Gracia Zamacona, Carlos. Modulating semograms: Some procedures for semantic specification and re-categorization in the Pyramid Texts and other mortuary texts. In J. Cervelló & M. Orriols (ed.), Signs, language and culture: the semograms of the Pyramid Texts between iconicity and referential reality (32 pages)
Gracia Zamacona, Carlos. Divine words in the ancient Egyptian Coffin Texts (c 2000-1500 BC). In Ch. Meccariello & J. Singletary (eds.), As it is written? Uses of sources in ancient Mediterranean Texts (SERAPHIM). Tübingen: Mohr Siebeck (30 pages).
Gracia Zamacona, Carlos. Some remarks for a multidimensional approach to the Coffin Text unique spells. In A. Jiménez Serrano & A.J. Morales (eds.), Middle Kingdom palace culture and its echoes in the provinces (Harvard Studies in Egyptology). Leiden & Boston: Brill (30 pages).
Gracia Zamacona, Carlos.Writing sDr in the Coffin Texts. In S. Hartlepp & J. Levenson (eds.), Substitution: Narrowing or broadening of knowledge? (SFB 980 “Episteme in Bewegung”, Freie Universität Berlin) (asked for submission; 30 pages).
Gracia Zamacona, Carlos. On the donation formula di.(w) m Hz.wt n.t xr nsw n Aperson r Btemple: a case of diffuse ditransitive construction. Annales du Service des Antiquités de l'Égypte 89/90 (12 pages).
Gracia Zamacona, Carlos. 1 monograph on the corpus of the project (2023)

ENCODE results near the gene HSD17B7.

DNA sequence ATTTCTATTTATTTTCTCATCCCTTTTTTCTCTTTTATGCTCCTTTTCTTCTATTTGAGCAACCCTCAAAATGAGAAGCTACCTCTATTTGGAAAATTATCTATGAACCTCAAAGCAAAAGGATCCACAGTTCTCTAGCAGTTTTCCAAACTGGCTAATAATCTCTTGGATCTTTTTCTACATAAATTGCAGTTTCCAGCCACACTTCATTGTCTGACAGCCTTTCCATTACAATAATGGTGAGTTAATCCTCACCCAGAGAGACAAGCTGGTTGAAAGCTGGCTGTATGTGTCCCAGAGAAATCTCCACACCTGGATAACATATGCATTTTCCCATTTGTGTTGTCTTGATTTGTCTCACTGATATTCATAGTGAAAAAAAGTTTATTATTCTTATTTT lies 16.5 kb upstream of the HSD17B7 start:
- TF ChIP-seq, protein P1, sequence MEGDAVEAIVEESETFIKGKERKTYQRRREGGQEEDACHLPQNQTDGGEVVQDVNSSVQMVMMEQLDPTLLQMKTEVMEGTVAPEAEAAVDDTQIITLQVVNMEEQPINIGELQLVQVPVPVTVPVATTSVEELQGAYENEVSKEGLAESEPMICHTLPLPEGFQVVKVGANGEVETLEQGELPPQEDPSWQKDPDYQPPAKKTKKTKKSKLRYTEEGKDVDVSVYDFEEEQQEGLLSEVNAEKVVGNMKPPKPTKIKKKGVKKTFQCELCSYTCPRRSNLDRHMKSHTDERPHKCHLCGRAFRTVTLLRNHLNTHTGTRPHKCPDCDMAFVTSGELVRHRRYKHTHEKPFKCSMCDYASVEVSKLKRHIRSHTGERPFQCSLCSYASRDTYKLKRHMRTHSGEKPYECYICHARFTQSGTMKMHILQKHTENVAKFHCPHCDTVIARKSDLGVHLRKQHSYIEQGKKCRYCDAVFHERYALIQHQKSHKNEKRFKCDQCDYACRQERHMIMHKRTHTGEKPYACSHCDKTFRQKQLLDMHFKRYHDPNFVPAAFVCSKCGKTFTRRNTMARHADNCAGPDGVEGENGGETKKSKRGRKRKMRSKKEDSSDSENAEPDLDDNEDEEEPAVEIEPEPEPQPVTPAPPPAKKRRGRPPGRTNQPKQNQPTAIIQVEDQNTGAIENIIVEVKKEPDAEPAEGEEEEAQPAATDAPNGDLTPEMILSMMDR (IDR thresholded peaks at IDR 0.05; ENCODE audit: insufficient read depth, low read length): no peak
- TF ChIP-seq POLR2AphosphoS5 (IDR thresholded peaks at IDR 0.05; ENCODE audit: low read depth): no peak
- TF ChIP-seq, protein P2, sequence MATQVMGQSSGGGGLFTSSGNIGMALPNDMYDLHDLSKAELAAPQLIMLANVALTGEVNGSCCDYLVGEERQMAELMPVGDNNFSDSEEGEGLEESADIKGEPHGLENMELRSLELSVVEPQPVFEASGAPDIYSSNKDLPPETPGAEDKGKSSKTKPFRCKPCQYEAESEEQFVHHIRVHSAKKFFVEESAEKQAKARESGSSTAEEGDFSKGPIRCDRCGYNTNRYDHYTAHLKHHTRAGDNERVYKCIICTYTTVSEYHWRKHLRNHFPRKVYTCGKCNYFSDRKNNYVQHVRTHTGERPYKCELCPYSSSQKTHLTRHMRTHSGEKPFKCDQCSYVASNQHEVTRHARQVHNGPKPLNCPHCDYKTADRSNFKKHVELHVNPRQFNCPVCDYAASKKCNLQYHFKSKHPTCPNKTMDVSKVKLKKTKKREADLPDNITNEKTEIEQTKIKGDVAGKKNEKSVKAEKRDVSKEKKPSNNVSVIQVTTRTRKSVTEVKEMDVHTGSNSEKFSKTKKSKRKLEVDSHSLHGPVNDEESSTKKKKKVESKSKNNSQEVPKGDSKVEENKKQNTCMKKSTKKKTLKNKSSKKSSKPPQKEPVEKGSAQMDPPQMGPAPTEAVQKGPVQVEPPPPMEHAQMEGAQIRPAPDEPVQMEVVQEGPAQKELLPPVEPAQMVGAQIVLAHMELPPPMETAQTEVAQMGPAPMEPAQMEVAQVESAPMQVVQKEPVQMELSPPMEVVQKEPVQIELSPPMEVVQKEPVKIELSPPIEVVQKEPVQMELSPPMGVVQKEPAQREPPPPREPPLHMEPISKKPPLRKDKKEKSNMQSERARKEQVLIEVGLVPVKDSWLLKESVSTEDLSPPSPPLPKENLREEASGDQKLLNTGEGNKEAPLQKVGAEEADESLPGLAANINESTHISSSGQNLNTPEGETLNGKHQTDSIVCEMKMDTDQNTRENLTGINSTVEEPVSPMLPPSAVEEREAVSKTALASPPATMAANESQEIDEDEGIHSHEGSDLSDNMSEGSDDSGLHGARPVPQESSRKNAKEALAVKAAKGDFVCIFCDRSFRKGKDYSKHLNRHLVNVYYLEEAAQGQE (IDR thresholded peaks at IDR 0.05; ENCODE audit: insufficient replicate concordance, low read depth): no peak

Gracia Zamacona, Carlos. 1 Database on the corpus (universally accessible from the internet) (2023)
ACADEMIC CONFERENCES, WORKSHOPS AND TALKS
Gracia Zamacona, Carlos. I Taller de Estudios Interdisciplinares sobre el Antiguo Egipto (with contributions by J. Santos, J. Ortiz, L. Olabarria, I. Barriales, A.J. Morales y R. Díaz).
Gracia Zamacona, Carlos. Contributions to 2 peer-reviewed (inter)national conferences with publication
Gracia Zamacona, Carlos (with the assistance of the collaborators). International conference on the variability, and publication of the proceedings (2022/2023)
2 public lectures at Universidad de Alcalá (2021-2022)
2 seminars/lectures at high schools in the Madrid Region (2021-2022)
3 tutorships of high school students (Programme 4ºESO+Empresa, Madrid Region (2020-2022)
Participation in the programmes “Universidad Abierta – Open Day” (Universidad de Alcalá), European Researchers’ Night and Science Week (2020-2022)
1 article in a history magazine (2021)
1 doctoral supervision (2020-2022)
3 one-day seminars on text studies (2020, 2021 and 2022)
1 workshop on material philology (2022)
Carlos Gracia Zamacona
Facultad de Filosofía y Letras
Seminario de Historia Antigua
Calle Colegios, 2, 28801 Alcalá de Henares, Madrid (Spain)
(+34) 91 885 4460